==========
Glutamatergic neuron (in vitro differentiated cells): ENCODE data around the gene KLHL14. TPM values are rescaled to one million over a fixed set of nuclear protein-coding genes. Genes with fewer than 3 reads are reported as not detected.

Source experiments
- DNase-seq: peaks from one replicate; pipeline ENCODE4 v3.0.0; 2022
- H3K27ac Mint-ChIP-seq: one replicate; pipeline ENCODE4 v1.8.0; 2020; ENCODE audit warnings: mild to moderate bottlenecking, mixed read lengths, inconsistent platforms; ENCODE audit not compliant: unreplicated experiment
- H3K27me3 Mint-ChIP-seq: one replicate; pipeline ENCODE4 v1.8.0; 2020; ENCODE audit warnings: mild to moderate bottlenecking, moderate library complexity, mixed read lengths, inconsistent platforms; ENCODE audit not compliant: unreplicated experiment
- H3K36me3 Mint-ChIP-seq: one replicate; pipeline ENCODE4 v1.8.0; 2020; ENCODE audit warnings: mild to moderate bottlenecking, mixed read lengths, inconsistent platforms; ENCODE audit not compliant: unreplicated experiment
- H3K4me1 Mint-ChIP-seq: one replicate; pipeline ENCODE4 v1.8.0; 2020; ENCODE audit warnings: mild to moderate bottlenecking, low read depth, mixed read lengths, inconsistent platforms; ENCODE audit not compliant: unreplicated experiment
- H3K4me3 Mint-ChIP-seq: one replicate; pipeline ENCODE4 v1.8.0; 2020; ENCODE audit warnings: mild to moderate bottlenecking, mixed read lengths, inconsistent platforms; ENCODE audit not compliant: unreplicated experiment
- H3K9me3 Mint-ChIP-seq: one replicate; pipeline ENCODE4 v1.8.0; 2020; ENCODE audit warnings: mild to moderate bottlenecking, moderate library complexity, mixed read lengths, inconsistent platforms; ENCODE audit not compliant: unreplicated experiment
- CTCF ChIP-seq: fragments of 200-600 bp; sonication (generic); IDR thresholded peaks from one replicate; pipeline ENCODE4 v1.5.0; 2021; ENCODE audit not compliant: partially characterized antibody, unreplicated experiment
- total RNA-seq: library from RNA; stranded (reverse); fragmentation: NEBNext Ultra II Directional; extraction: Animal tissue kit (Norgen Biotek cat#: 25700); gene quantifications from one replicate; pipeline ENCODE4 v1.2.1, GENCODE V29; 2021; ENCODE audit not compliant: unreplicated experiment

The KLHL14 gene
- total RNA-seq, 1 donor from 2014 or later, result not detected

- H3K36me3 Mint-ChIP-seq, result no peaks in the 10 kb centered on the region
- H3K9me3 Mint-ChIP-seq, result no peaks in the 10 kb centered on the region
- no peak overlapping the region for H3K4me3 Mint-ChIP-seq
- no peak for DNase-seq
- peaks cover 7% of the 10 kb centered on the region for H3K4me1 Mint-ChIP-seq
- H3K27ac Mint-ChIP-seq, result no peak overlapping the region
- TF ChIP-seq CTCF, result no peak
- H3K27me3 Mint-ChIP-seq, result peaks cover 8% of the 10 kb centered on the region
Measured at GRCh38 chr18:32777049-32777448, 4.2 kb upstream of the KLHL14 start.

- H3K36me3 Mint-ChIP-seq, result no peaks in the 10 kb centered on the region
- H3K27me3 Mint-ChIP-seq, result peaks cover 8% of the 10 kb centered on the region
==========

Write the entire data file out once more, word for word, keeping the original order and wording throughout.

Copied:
Glutamatergic neuron (in vitro differentiated cells): ENCODE data around the gene KLHL14. TPM values are rescaled to one million over a fixed set of nuclear protein-coding genes. Genes with fewer than 3 reads are reported as not detected.

Source experiments
- DNase-seq: peaks from one replicate; pipeline ENCODE4 v3.0.0; 2022
- H3K27ac Mint-ChIP-seq: one replicate; pipeline ENCODE4 v1.8.0; 2020; ENCODE audit warnings: mild to moderate bottlenecking, mixed read lengths, inconsistent platforms; ENCODE audit not compliant: unreplicated experiment
- H3K27me3 Mint-ChIP-seq: one replicate; pipeline ENCODE4 v1.8.0; 2020; ENCODE audit warnings: mild to moderate bottlenecking, moderate library complexity, mixed read lengths, inconsistent platforms; ENCODE audit not compliant: unreplicated experiment
- H3K36me3 Mint-ChIP-seq: one replicate; pipeline ENCODE4 v1.8.0; 2020; ENCODE audit warnings: mild to moderate bottlenecking, mixed read lengths, inconsistent platforms; ENCODE audit not compliant: unreplicated experiment
- H3K4me1 Mint-ChIP-seq: one replicate; pipeline ENCODE4 v1.8.0; 2020; ENCODE audit warnings: mild to moderate bottlenecking, low read depth, mixed read lengths, inconsistent platforms; ENCODE audit not compliant: unreplicated experiment
- H3K4me3 Mint-ChIP-seq: one replicate; pipeline ENCODE4 v1.8.0; 2020; ENCODE audit warnings: mild to moderate bottlenecking, mixed read lengths, inconsistent platforms; ENCODE audit not compliant: unreplicated experiment
- H3K9me3 Mint-ChIP-seq: one replicate; pipeline ENCODE4 v1.8.0; 2020; ENCODE audit warnings: mild to moderate bottlenecking, moderate library complexity, mixed read lengths, inconsistent platforms; ENCODE audit not compliant: unreplicated experiment
- CTCF ChIP-seq: fragments of 200-600 bp; sonication (generic); IDR thresholded peaks from one replicate; pipeline ENCODE4 v1.5.0; 2021; ENCODE audit not compliant: partially characterized antibody, unreplicated experiment
- total RNA-seq: library from RNA; stranded (reverse); fragmentation: NEBNext Ultra II Directional; extraction: Animal tissue kit (Norgen Biotek cat#: 25700); gene quantifications from one replicate; pipeline ENCODE4 v1.2.1, GENCODE V29; 2021; ENCODE audit not compliant: unreplicated experiment

The KLHL14 gene
- total RNA-seq, 1 donor from 2014 or later, result not detected

- H3K36me3 Mint-ChIP-seq, result no peaks in the 10 kb centered on the region
- H3K9me3 Mint-ChIP-seq, result no peaks in the 10 kb centered on the region
- no peak overlapping the region for H3K4me3 Mint-ChIP-seq
- no peak for DNase-seq
- peaks cover 7% of the 10 kb centered on the region for H3K4me1 Mint-ChIP-seq
- H3K27ac Mint-ChIP-seq, result no peak overlapping the region
- TF ChIP-seq CTCF, result no peak
- H3K27me3 Mint-ChIP-seq, result peaks cover 8% of the 10 kb centered on the region
Measured at GRCh38 chr18:32777049-32777448, 4.2 kb upstream of the KLHL14 start.

- H3K36me3 Mint-ChIP-seq, result no peaks in the 10 kb centered on the region
- H3K27me3 Mint-ChIP-seq, result peaks cover 8% of the 10 kb centered on the region